Superman has had 8 food challenges, and 6 of them have been SUCCESSFUL. He’s passed, soy, oat, cherry, strawberry, almond, and mixed tree nut. The two that have been UNsuccessful have been baked egg. You can read HERE about his first baked egg challenge when he had an anaphylactic reaction. Ironically, this time around it was almost an exact replay of his first baked egg challenge. The one exception, is that it happened so much faster this time.
At 9:20 I took a picture of Superman and I after his first “dose”, 1/4 of a cookie.
At 9:52 I took a picture of him right after he had his shot of epinephrine.
What happened in just 30 minutes, was something I want you to learn from, so you can see the progression of an anaphylactic reaction.
Superman first ate 1/4 of the chocolate chip cookie.
About 5 minutes later he got really sleepy. I didn’t think much of it at first (except a flashback to his first baked egg challenge), because he had trouble falling asleep the night before due to being excited and a bit nervous.
He started rubbing his eyes here and there.
He complained that his stomach was hurting, and thought he might have to go to the bathroom. My husband took him to the bathroom, since he hadn’t had a bowel movement in a couple of days (sorry, TMI….but part of this equation), but he didn’t have a bowel movement.
It was time for his vitals check (every 15 minutes during food challenges) from the nurse and the doctor. We alerted them to his sleepiness and the doctor said his heart rate was normal. Normally, our allergist said, heart rate would rise in the effect of lethargy from an anaphylactic reaction. Because of the stomach pain, sleepiness, and rubbing of the eyes we decided to wait an extra 15 minutes before we gave him the next “dose” of cookie, which would have been 1/4 of a cookie.
Superman went back to watching his movie, while we waited to see if he could have the next portion of cookie.
About 6-10 minutes later he was complaining of even more stomach pain. We convinced him to try the bathroom again, still truly thinking it could either be hunger (food challenges are done on an empty stomach, so he’d had no breakfast) or a bit of constipation.
As he stood up to go to the bathroom, his face got pale and he said something to the effect of, “I don’t feel good” and “I need water”. I got up to get the nurse or doctor, and as I walked out the door I could hear him vomiting behind me.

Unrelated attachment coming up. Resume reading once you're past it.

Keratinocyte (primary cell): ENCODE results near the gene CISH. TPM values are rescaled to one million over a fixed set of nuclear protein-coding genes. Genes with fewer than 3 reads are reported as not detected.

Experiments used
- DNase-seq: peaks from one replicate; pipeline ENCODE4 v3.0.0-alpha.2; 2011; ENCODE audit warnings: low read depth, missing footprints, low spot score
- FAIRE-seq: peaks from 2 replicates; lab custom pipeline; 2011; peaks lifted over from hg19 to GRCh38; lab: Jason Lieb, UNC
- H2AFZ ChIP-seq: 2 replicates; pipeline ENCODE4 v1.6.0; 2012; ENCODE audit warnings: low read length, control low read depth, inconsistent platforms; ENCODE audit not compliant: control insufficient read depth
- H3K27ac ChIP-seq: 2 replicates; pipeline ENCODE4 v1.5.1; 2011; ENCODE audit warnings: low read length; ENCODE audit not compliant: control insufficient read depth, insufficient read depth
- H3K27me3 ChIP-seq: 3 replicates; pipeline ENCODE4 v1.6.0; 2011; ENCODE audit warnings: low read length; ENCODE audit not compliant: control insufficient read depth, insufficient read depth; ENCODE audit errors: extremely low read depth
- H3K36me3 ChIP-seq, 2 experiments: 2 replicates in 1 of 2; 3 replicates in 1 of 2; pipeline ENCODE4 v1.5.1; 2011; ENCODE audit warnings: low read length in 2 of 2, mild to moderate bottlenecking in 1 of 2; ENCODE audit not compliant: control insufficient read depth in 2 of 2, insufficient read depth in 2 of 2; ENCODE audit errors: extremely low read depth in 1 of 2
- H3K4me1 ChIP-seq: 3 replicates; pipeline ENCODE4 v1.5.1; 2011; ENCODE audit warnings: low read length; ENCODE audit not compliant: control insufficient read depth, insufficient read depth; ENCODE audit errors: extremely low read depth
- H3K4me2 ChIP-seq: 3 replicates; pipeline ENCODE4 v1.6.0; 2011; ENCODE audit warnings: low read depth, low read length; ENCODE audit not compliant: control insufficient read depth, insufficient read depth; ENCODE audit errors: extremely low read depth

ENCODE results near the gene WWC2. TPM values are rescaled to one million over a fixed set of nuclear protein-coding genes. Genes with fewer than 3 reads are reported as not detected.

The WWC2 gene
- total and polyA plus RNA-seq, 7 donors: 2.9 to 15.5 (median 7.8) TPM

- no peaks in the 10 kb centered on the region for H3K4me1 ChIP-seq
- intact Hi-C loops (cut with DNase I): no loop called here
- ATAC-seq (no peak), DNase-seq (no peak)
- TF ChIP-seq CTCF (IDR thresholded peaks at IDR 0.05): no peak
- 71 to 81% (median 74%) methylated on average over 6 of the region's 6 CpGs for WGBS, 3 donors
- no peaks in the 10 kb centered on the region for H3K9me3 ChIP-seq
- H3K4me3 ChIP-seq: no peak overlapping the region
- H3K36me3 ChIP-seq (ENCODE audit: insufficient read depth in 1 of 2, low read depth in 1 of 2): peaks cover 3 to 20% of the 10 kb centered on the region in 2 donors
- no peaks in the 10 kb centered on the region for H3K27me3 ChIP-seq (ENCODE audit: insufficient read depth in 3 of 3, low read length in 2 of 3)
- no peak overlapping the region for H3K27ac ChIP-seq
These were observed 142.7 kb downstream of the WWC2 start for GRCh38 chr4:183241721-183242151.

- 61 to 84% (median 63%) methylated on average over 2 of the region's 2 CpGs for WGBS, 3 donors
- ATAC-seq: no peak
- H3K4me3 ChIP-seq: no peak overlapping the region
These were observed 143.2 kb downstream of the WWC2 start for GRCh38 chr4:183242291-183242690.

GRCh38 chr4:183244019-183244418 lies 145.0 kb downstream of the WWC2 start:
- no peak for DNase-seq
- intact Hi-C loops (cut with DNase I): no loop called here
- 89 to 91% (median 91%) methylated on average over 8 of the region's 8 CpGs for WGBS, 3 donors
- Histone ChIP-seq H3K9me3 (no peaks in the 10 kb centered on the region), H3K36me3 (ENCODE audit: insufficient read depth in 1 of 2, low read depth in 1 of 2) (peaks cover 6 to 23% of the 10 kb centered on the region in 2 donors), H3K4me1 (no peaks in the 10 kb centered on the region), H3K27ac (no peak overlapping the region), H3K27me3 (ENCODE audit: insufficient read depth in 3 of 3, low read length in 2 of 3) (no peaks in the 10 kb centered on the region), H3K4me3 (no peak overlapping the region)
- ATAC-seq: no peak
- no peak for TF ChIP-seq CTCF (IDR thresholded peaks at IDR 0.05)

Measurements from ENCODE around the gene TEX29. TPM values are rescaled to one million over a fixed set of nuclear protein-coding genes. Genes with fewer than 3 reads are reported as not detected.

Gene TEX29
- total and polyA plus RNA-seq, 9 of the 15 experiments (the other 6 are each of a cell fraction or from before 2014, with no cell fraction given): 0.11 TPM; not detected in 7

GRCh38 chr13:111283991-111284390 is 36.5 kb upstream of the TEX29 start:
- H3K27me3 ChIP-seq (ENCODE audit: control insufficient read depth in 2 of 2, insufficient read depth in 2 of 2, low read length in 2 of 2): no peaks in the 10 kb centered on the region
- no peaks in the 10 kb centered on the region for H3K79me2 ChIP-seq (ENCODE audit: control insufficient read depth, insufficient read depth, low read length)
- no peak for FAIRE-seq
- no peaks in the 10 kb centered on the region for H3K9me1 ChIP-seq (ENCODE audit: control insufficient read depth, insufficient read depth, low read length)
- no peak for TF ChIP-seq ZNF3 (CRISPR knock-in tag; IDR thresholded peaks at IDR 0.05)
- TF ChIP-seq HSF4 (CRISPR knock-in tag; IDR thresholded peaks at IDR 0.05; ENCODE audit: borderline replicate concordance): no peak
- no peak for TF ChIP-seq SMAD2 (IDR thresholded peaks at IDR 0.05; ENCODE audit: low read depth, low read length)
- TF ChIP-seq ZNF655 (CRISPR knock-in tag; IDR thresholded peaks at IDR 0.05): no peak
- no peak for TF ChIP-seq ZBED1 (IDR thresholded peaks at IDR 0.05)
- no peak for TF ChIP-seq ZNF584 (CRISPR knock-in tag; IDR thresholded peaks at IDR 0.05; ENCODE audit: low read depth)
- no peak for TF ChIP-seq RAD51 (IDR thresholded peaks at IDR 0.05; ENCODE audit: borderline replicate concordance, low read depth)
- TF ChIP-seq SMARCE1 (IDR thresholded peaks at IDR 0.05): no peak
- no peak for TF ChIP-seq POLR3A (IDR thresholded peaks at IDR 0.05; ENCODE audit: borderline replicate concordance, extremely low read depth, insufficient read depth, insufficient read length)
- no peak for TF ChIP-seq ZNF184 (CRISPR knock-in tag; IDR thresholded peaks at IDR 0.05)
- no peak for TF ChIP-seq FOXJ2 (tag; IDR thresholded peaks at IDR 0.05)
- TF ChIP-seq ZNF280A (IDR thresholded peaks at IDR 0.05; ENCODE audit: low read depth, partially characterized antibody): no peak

At that point the doctor was walking in and it was no question that he was experiencing an anaphylactic reaction as he vomited a second time. Epinephrine was given immediately and the reaction stopped in its tracks. I’m going to say that again. The REACTION STOPPED IN ITS TRACKS. I’m repeating that to remind you of the life-saving power of epinephrine and why you should carry TWO auto-injectors with you at all times. (I’m pretty passionate about spreading that news. Epinephrine has saved my child’s life 3 times now, and I’ll sing it’s praises until there’s a cure for food allergies.)
Why did we go ahead with this food challenge?
Our allergist, my husband, and I, felt he was really ready. His most recent blood test results were very low. Despite a small positive reaction on a skin test last year, everything still showed a green light for a BAKED egg challenge. According to this article on American Academy of Allergy Asthma and Immunology (AAAAI), those that can tolerate baked egg are more likely to outgrow their egg allergy and then tolerate regular egg.
His component testing results were:
Egg White specific IgE 0.75.
Ovalbumin is 0.89, and ovomucoid is 0.35.
Ovalbumin is the main protein found in egg white, making up 60-65% of the total protein.
Ovomucoid is a trypsin inhibitor found in raw egg white.
I found this article interesting as I was researching ovomucoid.
Do I regret doing the food challenge?
No. I can’t beat myself up over something that I made an educated decision on. I never would have agreed to it if there was any doubt in my mind. Our allergist was completely surprised that he didn’t pass, and I know he wouldn’t have suggested the challenge if he doubted that it would be successful. What I learned from this experience is that LETHARGY is his first symptom to an anaphylactic reaction upon ingesting baked egg. We are to use his auto-injector upon known ingestion of an allergen, or suspected ingestion with the symptom of lethargy.
What’s the takeaway?
Food allergies are unpredictable. Food allergies are different for everyone, including the type of reaction, and not excluding a person’s tolerance for an allergen. What I DON’T want you to do is compare your child’s blood test results to my child’s and make a prediction, or base decisions off of our experience. What I DO want you to do, is talk your board certified allergist about future food challenges and make a plan based on your set of allergies and testing results.
P.S. **Never do a food challenge at home.
The good thing is that he was able to still enjoy a birthday party that afternoon with friends at the local splash park. He took it easy while I watched him like a hawk for a biphasic reaction.
**Disclaimer: I am not a medical professional or doctor and this website is not intended for medical advice. Please consult your board certified allergist for medical advice. Do not attempt food challenges at home. In an emergency, call 911.
Has your child had a an unsuccessful food challenge? What did you learn from it? Please comment below and share your thoughts!